How blind loyalty fuels the unthinkable

As the men and women of the 117th Congress of the United States of America gathered to certify Joe Biden as the country’s 46th president, a large group of rioters descended on Pennsylvania Avenue, passed police barriers and took to assault the United States Capitol. Five people died and the images of ruckus and uncontrolled violence shocked the world.

These rioters were not the first to engage in illegal and unethical behavior in support of outgoing President Donald Trump. Michael cohenTrump’s former lawyer and fixer is currently serving a three-year prison sentence for the man he said he “would take a bullet” for. He now recognizes that his “weakness was blind loyalty to Donald Trump.” His loyalty has led him to violate campaign finance laws and lie to Congress to cover up Trump’s “wrongdoing”, as he has described them.

Loyalty is often presented as a virtue. Defined as an inherent bias towards a group or person, expectations of loyal behavior include acting in the best interests of the group or person because it is the right thing to do.

Loyalty can make us better people, but it also has a dark side, as group of researchers, led by Angus Hildreth of Cornell University, found.

The dark side of loyalty

In their studies, Hildreth and her colleagues examined when loyalty stimulates ethical behavior and when it actually compromises people’s ethics. They first found that groups that pledged loyalty to each other cheated less than groups that did not engage. Promises of loyalty seem to increase ethical behavior.

However, other studies have found that fidelity could also have the opposite effect of increasing UNethical behavior. For this to happen, two conditions had to be met.

First, competition between groups should be high. If your group is competing against another strong team, you and your members risk engaging in unethical behavior to support your group. But competition alone is not enough. Second, the tipping point is a call to action the leader of your group regarding what their loyalty requires and how they should demonstrate it. When competition and a call to action are present, unethical behavior escalates among the most loyal.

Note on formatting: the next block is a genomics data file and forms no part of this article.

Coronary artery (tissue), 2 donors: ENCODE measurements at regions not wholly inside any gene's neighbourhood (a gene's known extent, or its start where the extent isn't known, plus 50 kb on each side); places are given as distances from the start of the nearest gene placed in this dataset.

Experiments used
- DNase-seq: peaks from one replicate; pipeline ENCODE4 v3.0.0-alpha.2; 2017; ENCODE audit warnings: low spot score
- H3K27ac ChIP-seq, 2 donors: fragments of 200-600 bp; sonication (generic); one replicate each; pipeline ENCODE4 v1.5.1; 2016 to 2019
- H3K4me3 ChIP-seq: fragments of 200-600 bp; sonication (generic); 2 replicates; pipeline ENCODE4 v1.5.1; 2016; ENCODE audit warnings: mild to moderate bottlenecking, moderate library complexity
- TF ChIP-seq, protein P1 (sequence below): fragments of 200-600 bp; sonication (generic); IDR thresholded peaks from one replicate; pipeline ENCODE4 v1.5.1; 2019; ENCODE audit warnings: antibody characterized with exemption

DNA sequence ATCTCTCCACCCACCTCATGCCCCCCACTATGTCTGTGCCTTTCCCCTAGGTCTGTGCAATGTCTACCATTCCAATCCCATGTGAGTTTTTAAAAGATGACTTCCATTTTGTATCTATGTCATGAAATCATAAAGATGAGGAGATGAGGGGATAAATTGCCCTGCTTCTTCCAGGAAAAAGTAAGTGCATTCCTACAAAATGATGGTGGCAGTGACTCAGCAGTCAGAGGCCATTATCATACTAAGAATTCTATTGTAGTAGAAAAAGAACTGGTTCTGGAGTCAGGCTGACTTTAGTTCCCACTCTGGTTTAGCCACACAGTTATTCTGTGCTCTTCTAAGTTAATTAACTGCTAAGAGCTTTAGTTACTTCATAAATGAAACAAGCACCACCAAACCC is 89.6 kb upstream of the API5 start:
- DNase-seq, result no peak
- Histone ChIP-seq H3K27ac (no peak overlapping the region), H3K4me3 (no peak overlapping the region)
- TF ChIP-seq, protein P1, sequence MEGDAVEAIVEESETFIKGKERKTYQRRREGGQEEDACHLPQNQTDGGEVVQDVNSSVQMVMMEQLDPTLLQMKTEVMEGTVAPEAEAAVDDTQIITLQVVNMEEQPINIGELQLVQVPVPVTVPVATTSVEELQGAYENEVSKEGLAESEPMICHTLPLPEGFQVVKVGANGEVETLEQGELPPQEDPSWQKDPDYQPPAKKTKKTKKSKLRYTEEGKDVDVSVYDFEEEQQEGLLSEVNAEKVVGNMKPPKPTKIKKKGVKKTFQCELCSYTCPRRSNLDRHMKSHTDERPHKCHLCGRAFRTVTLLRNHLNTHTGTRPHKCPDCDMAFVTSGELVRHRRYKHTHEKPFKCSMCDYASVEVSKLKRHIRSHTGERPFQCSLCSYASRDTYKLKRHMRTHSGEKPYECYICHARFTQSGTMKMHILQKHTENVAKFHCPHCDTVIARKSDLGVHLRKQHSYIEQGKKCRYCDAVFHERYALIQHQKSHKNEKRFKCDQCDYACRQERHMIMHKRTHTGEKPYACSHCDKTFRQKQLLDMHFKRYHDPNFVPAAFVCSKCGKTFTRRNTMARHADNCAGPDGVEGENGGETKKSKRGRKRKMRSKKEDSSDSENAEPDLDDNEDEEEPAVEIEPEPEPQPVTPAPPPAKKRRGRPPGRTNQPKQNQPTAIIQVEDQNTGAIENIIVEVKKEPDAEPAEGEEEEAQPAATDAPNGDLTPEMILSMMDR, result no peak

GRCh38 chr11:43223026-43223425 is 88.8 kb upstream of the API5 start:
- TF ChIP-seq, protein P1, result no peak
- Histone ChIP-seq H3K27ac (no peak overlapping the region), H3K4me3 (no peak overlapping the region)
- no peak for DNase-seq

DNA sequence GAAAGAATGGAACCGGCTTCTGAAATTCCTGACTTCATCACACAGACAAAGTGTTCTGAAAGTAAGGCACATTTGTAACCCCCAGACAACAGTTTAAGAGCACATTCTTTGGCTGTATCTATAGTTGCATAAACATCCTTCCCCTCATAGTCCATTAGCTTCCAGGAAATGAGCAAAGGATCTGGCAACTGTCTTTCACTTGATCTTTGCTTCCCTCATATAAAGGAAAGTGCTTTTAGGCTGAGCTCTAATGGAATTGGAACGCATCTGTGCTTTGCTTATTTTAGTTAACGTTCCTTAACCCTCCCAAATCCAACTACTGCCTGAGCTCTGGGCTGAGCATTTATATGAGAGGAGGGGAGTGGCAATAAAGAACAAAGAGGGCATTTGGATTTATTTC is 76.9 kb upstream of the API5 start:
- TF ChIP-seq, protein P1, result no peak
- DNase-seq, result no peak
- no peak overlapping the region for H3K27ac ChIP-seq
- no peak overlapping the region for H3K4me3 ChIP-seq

Sadly, both of these conditions were present on January 6, 2021, when Trump supporters gathered to hear him speak. Unable to accept that he had lost the election, Trump ordered his supporters to come to the United States Capitol to “stop the theft.” Some responded by forcibly entering the building, terrorizing its occupants, degrading and stealing property and inflicting violence.

When competition and a strong call to action awaken members of a loyal group, the desire to be fair, honest and peaceful is overcome. Well-anchored values ​​are fading, replaced by blind loyalty and a thirst to win at all costs.

We become willing to cross our ethical red lines when we believe it is for the good of our group. Supporting our group and its leaders can make us feel like a saint, allowing us to justify even the most immoral actions.

Blind loyalty can lead to senseless violence, gang killings, and the kinds of cowardly political machinations we’ve seen too much in recent days. It can and has fueled the worst movements and developments in human history.

Loyalty can become the force of ultimate destruction when it collides and overwhelms more genuine virtues, such as honesty, fairness, and integrity. To avoid this fate, we must move away from loyalty to individuals, parties and groups and embrace loyalty to our core principles: responsibility, integrity and honesty. Instead of unconditional obedience to unethical acts, we need principled behavior, critical thinking and, if necessary, thoughtful objection.

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